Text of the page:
A few weeks ago, Ian and I made an impromptu decision to scrap our normal morning weekend routine and take the kids to the local IHOP. We figured it was early enough to be “safe” - meaning, if our kids were disasters, it wouldn’t be crowded enough yet for us to be harshly judged and hated by hungry pancake-eaters. Plus, we almost never take our kids out to eat in a restaurant and figured it’d be a fun change of pace. (insert judgement from other parents here)
And you know what? It was fine! They were typical 2- and 3-year-old’s at an IHOP that didn’t have Wi-Fi. I mean, of course it wouldn’t be working. Because it occurred to me to bring iPads so that Ian and I would be able to enjoy our breakfasts while they watched a show and ate their giant chocolate pancakes. But alas, we had to pretend like it was 1986 and talk to each other. Go figure.
Sure, it had its moments of being a little stressful at times, mainly because it was such a novelty for the kids (still judging?) and they were super excited and wanted to go back and forth from one booth seat to the other via going under the table. Which is gross, I know, but I really wanted to drink my coffee, and so I let them (judgement increasing?) And, come to think of it, I never did get around to actually eating my meal, but the kids seemed to have a good enough time and so I chalked it up to a successful adventure.
But what I didn’t do was post on social media about it. Which might seem like a non-thing. And it is, I suppose. Though if you look at your social media feeds, you’d be hard-pressed not to find the obligatory “kids at the movie” shot or “kids at a restaurant” shot. We’ve created an online presence for ourselves that highlight our best and most mundane, normal, perfect moments. And frankly, it stresses me out, which is why I police myself pretty strictly with both Facebook and Instagram. Because look, if I'm being honest, if I'd posted any of the pictures, it would've been for the soul purpose of showing that we're fun, breezy parents who have excellent kids who eat out in public withough incident. And it'd be a total lie.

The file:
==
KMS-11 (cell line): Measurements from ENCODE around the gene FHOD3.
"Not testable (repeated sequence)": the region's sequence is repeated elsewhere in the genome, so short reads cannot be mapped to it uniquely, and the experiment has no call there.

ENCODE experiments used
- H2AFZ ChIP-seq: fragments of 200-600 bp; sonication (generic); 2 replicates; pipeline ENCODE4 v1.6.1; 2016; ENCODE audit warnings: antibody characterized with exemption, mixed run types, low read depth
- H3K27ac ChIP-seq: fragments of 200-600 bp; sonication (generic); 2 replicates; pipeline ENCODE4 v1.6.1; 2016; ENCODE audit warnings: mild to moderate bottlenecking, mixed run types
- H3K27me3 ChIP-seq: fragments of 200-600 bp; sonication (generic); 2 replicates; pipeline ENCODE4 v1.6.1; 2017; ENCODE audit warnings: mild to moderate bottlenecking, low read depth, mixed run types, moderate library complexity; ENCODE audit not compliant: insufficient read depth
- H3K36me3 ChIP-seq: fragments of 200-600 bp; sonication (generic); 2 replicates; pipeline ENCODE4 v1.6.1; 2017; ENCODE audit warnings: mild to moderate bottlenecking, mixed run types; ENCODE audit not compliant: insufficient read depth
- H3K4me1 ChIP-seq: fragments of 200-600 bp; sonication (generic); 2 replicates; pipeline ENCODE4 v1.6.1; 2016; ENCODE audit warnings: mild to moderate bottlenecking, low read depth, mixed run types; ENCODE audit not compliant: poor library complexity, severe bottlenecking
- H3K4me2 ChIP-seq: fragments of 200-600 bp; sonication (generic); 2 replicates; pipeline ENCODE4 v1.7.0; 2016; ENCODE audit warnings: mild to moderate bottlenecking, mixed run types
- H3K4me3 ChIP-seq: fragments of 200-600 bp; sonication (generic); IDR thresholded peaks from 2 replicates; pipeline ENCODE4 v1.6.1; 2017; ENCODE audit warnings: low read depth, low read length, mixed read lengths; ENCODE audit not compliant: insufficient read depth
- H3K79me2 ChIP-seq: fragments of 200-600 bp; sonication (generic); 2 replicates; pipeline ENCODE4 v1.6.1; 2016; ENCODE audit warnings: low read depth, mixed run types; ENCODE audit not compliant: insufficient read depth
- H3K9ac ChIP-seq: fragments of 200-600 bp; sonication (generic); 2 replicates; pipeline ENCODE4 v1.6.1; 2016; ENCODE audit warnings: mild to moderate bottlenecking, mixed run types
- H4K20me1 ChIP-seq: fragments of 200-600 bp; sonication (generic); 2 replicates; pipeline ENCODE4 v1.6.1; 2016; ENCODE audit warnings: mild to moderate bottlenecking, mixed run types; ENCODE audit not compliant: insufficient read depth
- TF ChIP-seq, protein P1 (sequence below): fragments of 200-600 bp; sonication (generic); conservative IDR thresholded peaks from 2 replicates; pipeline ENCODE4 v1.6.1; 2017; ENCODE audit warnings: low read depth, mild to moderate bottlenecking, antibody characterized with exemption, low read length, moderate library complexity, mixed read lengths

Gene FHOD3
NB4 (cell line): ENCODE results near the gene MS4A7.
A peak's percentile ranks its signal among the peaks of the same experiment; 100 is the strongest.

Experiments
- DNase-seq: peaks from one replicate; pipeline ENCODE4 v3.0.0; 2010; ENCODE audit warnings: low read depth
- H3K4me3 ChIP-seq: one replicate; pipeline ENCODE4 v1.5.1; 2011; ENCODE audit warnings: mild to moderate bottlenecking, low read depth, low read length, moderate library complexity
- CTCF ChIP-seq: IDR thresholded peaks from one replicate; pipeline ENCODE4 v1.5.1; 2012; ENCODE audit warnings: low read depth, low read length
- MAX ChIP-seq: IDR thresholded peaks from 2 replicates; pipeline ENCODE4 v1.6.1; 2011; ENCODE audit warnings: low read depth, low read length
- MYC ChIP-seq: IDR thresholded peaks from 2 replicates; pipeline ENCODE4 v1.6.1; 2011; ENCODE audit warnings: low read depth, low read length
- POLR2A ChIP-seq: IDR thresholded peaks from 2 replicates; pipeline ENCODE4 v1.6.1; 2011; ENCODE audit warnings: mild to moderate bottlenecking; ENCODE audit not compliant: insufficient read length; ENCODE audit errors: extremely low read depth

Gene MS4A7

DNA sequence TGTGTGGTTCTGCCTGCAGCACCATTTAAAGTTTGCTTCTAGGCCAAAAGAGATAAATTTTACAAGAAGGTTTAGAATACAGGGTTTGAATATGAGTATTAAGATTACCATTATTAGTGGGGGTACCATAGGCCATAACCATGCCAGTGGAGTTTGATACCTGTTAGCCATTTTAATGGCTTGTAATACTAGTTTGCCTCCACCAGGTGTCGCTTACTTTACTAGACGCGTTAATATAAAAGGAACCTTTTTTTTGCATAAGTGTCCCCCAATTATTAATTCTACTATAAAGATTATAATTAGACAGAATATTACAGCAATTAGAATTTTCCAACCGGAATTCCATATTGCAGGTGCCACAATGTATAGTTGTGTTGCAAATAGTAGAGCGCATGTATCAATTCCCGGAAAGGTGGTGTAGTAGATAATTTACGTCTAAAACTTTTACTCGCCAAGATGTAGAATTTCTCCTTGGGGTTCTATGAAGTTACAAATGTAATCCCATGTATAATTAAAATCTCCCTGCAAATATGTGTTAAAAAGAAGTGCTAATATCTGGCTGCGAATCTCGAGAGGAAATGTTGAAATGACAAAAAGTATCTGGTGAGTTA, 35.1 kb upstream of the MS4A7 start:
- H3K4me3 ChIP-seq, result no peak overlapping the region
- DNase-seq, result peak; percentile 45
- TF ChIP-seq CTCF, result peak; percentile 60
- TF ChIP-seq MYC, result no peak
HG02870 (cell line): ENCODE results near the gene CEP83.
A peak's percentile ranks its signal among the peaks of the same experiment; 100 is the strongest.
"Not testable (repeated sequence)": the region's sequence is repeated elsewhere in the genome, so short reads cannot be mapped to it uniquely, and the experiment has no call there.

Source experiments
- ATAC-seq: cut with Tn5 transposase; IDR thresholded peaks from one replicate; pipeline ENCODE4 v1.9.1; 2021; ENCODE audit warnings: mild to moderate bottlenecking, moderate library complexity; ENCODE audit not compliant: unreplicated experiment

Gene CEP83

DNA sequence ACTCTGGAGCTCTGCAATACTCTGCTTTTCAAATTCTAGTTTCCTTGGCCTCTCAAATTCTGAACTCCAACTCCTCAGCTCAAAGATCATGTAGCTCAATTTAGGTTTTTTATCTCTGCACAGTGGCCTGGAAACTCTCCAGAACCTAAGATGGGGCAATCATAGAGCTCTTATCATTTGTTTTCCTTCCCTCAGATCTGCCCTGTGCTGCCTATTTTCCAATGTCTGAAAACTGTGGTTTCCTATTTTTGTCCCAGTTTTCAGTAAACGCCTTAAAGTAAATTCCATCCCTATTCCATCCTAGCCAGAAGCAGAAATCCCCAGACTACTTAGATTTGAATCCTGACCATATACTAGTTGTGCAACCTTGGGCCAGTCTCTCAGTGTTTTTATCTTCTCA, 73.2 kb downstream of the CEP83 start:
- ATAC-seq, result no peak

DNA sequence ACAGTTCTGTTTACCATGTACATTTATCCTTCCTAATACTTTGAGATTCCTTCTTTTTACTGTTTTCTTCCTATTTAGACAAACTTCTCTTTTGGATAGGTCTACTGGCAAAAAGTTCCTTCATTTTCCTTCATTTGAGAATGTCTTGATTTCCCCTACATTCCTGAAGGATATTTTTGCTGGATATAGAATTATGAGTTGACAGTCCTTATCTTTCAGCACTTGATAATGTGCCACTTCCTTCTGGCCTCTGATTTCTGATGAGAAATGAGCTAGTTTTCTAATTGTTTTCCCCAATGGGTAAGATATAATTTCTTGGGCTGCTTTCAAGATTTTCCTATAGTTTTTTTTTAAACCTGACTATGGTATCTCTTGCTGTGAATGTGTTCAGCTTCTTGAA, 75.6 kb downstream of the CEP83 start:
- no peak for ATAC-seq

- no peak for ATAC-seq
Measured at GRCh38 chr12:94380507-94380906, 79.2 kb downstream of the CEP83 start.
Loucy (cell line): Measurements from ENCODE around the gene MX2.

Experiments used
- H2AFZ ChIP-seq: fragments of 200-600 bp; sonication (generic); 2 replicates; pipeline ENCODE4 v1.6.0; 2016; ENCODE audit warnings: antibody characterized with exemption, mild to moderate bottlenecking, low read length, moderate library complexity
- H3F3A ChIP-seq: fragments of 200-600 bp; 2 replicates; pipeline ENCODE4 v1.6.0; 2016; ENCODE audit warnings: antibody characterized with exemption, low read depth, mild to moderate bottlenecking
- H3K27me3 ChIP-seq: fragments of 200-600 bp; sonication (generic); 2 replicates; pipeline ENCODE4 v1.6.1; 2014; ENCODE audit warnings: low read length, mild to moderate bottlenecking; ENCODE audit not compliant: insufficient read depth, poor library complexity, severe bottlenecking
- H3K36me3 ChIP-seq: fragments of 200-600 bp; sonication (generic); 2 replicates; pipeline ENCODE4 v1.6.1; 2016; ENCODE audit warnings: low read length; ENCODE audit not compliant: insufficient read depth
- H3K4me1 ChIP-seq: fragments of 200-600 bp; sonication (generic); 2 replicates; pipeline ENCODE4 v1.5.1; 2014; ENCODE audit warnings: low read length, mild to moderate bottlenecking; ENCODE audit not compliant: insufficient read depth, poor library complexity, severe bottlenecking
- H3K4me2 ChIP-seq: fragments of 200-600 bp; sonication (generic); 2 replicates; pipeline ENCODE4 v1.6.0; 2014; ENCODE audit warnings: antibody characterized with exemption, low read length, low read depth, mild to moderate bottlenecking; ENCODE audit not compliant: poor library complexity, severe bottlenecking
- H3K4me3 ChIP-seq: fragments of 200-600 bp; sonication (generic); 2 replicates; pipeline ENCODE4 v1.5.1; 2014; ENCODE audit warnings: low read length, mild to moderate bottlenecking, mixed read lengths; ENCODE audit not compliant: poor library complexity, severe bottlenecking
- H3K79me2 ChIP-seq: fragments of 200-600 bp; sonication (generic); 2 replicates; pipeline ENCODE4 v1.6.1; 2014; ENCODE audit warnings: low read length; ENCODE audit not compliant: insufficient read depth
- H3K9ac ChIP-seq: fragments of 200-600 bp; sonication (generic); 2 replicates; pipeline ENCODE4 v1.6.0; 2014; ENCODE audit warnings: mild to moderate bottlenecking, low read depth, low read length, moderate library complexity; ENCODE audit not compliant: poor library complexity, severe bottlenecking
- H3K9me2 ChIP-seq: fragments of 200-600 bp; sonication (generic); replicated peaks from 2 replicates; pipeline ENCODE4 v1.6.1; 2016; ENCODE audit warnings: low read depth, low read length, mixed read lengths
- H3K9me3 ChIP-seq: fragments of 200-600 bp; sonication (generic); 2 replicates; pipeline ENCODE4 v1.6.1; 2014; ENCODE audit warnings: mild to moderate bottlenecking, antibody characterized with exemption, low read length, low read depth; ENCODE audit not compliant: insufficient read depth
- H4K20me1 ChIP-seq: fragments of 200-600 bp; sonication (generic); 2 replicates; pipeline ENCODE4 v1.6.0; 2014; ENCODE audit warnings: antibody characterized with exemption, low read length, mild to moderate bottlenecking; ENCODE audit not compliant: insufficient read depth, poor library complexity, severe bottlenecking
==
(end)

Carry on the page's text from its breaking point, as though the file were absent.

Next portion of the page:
But, what I did do was post some pics to our shared family photo album and included the caption, “Not pictured: my uneaten breakfast because Rauri had to go to the bathroom twice and the small milk spill under the table because we are new to long straws.”
And then it hit me: If I’d seen these same pictures on Instagram, caption-free, I would’ve felt…less than. Which maybe sounds ridiculous and it feels super vulnerable to write out loud because I should be far beyond comparing myself to people on Instagram, jeez. And I am. Except for sometimes, when I’m feeling especially fail-y as a parent in that moment, and so then, I’m not beyond it.
Hear me out: If I’m being totally honest, seeing pictures of a family with little kids out eating pancakes with whipped cream and big smiles would’ve immediately taken my brain to how we almost never take our kids out to eat and what failures we are at giving them a well-rounded existence. Crazy,right? Absolutely. Accurate to how my brain works? One hundred percent.
But let’s get real – Ian and I like to enjoy our lives and taking them to restaurants is a pain in the ass. We have enough issues with dinner on any given night, we don’t need to broadcast it publicly at the local Chili’s that we’re adorable, yet a mess. Also, in the handful of times we have taken them out, it looks more chaotic than what seems to be showing up anywhere and I never see the pic where most of the food is on the floor and you just spent $40 on drinking half a cup of cold coffee and getting Ebola from whatever germs are hanging out on the bathroom door handle that your kid just licked.
Yes, I’m sure that if we took our kids out to eat more, they’d get more normalized to it and would be fine. And also? They are fine! It’s me who is so anxious about making a mess and being loud and not getting to drink my coffee (noticing a theme here?) that I think I just scrap the idea any time it comes to me and keep things simple. Which I know isn’t the evolved step to take, but it’s the truth.
So now my question is....is there anyone else who goes through the same type of thing? If so, you’re welcome for not posting the cute pic of my kid that captured exactly 5% of the actual moment. And to the rest of you, I guess what I’m saying is something that’s become a theme around here for a few months now:
Show me what’s not in the picture.
I know your kids are cute, but you have to let me see that they’re disasters, too. I feel like it’s our parenting duty to stay real with one another. And also, if you have tips for how you let that shit go and just enjoy your greasy bacon out in public? Share with me, for God’s sake! You’re my IHOP guru!
At the end of the day, there was some spilled milk on the floor and I never did get around to my lumberjack breakfast, but they attempted to use inside voices, were friendly and polite with the waiter, and we didn’t burn the place down by accident or clog the toilet with giant toddler poop, though we tried our best. So, I suppose I should take that as a success and give it another go-round….and when I do, I promise to try and capture the moment for you when my toddler licks a little Ebola. You’re welcome.